Good intentions, but hell of a reality

Letters to the Editor

Good intentions, but hell of a reality

Friday, May 15, 2020

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Dear Editor,

On Wednesday, May 13, 2020 I had an intimate experience with the adage, “The way to hell is paved with good intentions.”

Given that my surname fell among those who should collect their Government COVID-19 Allocation of Resources for Employees (CARE) Compassionate Grants on that day, I made my way to Pavilion mall. I arrived at 7:00 am and saw about 25 to 30 people in the car park.

A few minutes later came the announcement that the CARE Programme disbursement would no longer be done there, so we should all go to the stadium car park.

At roughly 7:30 am I joined a line outside the National Arena which was earmarked for senior citizens, pregnant women, and the disabled. Just shy of two hours later came the first sign of movement as we were told workers had arrived. At this time the line extended to the car park as no one had even passed the gate to enter the area outside the National Arena.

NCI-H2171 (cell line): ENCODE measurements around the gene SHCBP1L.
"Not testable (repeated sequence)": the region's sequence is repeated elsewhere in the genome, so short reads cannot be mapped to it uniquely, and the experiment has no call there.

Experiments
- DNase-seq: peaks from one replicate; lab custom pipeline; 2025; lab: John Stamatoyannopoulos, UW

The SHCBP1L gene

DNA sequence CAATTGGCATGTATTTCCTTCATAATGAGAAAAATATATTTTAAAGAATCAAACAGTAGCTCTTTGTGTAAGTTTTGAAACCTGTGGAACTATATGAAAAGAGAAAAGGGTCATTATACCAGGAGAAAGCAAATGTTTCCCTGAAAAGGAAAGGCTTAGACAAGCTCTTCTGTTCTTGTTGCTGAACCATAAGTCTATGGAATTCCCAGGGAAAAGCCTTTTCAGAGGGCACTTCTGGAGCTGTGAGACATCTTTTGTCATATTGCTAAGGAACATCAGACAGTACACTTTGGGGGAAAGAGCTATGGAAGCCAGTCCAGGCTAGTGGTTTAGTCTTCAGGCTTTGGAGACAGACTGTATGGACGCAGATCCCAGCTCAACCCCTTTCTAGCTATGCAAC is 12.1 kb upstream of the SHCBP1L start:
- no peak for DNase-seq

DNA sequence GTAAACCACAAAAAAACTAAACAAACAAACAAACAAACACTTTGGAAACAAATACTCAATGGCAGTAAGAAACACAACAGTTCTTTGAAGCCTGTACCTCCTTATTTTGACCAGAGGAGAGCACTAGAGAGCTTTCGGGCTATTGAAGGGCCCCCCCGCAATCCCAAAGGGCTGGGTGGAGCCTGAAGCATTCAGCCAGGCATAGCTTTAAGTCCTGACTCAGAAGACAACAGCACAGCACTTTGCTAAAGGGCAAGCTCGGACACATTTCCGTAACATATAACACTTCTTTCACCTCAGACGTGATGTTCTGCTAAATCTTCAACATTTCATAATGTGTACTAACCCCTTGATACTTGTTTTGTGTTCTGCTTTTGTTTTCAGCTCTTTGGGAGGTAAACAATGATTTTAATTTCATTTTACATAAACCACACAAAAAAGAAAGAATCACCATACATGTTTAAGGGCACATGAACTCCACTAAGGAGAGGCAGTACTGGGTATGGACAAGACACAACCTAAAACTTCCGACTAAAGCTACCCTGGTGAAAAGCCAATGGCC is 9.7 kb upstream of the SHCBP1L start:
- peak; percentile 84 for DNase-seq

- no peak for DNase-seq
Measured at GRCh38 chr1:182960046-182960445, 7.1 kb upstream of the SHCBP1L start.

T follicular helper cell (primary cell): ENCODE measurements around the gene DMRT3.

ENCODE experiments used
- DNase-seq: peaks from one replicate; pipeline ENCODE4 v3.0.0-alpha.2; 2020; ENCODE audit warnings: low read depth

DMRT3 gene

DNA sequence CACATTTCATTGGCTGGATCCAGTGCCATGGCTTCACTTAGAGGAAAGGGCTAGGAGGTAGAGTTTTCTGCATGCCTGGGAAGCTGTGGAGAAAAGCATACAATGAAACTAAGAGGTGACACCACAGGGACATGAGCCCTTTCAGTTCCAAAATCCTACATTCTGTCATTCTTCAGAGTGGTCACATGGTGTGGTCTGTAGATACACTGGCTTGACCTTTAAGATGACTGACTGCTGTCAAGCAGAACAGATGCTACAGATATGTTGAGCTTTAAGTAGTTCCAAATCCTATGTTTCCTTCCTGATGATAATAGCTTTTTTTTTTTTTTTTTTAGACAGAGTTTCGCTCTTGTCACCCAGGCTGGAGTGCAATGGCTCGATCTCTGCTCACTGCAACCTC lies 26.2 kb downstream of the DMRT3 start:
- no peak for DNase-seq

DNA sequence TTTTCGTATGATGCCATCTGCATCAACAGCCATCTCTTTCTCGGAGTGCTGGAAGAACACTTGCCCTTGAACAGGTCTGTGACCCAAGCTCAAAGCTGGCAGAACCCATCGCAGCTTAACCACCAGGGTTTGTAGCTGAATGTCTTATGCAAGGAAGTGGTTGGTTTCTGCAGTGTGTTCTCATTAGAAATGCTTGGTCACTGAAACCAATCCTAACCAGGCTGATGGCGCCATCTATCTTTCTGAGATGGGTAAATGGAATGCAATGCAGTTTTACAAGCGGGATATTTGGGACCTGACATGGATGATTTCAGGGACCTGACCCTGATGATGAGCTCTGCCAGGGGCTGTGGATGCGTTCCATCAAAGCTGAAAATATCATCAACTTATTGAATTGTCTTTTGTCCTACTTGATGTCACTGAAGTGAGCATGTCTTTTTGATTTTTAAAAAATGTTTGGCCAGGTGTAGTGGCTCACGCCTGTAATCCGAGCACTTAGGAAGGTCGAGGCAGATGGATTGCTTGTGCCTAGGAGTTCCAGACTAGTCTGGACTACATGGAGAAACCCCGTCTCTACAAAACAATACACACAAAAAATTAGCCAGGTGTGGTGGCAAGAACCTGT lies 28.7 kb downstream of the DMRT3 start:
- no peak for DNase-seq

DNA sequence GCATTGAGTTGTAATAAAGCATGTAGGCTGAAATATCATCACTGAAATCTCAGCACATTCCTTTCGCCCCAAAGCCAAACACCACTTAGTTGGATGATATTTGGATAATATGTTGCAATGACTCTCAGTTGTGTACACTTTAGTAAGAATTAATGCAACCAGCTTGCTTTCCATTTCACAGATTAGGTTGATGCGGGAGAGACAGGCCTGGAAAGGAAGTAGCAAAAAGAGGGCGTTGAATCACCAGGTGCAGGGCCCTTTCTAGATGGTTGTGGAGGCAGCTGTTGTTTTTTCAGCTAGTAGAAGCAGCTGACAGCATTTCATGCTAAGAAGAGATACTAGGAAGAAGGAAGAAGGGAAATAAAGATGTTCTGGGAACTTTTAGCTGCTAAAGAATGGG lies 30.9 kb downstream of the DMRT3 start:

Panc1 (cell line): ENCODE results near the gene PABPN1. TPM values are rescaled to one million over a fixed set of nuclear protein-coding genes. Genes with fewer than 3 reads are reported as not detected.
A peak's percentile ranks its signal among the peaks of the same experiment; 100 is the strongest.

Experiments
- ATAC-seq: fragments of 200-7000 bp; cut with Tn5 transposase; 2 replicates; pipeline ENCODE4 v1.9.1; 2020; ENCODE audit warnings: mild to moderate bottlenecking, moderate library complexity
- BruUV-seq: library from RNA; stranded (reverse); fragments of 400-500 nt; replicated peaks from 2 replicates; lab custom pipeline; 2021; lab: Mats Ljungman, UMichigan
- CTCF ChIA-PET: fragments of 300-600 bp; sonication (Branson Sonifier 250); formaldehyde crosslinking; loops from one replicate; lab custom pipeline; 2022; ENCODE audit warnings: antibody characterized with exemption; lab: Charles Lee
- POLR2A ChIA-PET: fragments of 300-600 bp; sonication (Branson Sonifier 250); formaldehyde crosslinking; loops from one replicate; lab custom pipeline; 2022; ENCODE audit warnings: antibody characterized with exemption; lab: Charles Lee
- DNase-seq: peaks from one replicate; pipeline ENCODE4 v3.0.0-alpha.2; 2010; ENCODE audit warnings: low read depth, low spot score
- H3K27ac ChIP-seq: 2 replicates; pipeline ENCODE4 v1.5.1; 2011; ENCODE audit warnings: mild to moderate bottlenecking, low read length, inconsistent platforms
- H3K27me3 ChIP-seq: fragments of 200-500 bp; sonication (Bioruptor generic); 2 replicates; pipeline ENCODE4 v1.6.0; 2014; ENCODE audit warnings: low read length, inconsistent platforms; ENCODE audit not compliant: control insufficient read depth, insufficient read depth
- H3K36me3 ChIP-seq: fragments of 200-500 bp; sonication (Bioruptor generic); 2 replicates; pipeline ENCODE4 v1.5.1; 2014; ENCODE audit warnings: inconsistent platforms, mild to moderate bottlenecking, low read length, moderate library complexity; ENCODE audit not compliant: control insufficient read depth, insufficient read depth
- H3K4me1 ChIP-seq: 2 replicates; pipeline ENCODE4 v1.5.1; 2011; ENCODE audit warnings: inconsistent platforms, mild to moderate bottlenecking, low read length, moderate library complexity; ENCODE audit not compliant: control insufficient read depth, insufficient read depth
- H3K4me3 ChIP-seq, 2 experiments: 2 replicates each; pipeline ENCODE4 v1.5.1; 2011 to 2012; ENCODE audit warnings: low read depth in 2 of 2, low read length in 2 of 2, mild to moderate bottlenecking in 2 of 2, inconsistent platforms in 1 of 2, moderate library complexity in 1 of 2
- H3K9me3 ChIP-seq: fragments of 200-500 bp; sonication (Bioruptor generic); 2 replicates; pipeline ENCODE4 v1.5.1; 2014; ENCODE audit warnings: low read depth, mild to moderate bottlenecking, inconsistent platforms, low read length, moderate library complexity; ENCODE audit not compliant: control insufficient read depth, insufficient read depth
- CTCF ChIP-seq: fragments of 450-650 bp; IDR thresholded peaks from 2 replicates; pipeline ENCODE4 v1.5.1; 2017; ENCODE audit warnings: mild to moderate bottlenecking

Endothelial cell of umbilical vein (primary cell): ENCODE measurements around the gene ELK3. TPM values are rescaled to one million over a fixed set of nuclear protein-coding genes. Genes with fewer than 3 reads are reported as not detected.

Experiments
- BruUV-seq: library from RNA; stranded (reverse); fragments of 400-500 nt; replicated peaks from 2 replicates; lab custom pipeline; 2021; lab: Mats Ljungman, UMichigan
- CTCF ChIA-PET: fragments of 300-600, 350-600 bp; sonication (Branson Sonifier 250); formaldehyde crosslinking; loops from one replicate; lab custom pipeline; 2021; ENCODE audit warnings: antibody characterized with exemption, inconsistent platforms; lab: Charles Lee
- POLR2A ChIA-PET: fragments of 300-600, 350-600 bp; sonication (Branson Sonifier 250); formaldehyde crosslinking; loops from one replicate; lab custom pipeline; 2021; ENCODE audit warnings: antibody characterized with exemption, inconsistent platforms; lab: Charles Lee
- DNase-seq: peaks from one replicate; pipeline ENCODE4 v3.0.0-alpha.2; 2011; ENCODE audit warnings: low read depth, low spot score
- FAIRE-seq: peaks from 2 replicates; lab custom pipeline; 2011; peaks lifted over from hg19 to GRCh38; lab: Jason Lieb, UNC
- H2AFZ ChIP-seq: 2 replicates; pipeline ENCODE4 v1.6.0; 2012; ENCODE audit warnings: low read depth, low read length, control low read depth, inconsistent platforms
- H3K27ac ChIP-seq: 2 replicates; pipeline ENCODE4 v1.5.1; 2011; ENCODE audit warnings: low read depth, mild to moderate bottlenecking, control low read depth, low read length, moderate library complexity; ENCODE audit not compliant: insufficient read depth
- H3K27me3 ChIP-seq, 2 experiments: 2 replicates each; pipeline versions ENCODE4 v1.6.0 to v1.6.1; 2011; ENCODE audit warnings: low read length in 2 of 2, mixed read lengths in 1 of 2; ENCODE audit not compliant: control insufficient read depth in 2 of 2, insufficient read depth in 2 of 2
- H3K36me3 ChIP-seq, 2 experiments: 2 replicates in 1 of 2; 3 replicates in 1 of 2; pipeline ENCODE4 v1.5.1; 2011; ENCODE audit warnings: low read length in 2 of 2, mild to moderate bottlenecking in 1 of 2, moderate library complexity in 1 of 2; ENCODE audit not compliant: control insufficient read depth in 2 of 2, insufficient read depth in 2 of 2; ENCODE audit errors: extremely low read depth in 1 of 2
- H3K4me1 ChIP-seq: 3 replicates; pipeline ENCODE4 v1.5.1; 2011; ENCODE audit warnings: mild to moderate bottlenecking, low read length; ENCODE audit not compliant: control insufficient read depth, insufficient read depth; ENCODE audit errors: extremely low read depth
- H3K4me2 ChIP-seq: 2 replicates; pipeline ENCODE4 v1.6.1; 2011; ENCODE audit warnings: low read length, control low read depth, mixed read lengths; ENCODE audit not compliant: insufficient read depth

Things continued for hours at a snail's pace, with those charged with assisting us adding to our frustration and confusion as they seemingly knew little themselves. Finally, at 12.25 we made it through the gate.

Again, confusion reigned as soldiers and security guards attempted to establish social distance among us, turning us first one way then the next.

Finally, at 12.45 pm, after five hours in the unrelenting sun and now enervated, nauseous, and bowed I had had enough. And with roughly 60 people ahead of me, outside, and at least twice that amount seated inside, I departed.

All this time the smiling image of Minister Olivia “Babsy” Grange, who assured us on television that the arena would be set up for seniors, pregnant women, and the disabled was riveted in my mind. Try telling that to the four individuals I witnessed who fainted in the blazing sun. Or the one-legged man who stood on crutches yards away from me in the line.

Sean Montgomery


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